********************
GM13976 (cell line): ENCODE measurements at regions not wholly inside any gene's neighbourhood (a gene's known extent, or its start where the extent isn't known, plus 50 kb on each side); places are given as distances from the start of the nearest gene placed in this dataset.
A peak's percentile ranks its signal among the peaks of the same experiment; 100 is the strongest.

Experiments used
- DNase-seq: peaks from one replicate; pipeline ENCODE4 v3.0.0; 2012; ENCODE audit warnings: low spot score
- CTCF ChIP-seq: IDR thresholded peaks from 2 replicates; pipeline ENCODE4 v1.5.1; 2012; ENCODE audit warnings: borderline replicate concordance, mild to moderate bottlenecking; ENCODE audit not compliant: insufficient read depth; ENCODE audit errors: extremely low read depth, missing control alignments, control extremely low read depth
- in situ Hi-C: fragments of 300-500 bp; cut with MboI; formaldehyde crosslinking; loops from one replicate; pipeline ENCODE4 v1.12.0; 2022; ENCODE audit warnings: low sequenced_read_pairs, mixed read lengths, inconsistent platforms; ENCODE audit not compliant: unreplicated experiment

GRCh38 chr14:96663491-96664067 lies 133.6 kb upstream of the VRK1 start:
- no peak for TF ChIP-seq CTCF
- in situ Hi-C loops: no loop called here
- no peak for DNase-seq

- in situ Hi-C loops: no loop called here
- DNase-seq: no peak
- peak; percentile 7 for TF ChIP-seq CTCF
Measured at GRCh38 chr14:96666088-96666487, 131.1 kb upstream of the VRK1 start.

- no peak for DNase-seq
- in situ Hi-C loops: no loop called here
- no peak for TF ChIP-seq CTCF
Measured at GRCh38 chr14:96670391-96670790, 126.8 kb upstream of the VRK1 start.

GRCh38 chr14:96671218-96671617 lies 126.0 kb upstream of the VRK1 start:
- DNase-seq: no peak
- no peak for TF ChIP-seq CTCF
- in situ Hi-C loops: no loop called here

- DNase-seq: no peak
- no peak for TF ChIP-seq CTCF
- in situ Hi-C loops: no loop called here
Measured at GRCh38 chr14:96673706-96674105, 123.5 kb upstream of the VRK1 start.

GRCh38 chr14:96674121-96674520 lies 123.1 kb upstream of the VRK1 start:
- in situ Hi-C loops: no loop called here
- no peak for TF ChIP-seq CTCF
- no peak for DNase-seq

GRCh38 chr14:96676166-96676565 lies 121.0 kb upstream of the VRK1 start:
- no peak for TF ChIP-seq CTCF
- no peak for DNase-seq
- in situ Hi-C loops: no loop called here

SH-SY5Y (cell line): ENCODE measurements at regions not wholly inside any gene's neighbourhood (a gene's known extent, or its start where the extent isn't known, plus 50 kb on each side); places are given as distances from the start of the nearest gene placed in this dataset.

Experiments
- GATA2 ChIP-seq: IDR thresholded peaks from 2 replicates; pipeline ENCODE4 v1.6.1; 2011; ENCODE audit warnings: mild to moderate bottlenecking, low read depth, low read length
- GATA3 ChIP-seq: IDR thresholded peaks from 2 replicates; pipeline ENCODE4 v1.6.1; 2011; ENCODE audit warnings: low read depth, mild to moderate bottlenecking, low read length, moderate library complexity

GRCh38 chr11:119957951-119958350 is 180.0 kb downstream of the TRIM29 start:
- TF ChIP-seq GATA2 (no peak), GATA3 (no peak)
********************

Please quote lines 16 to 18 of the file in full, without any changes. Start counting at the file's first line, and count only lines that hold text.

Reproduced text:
- in situ Hi-C loops: no loop called here
- no peak for TF ChIP-seq CTCF
Measured at GRCh38 chr14:96670391-96670790, 126.8 kb upstream of the VRK1 start.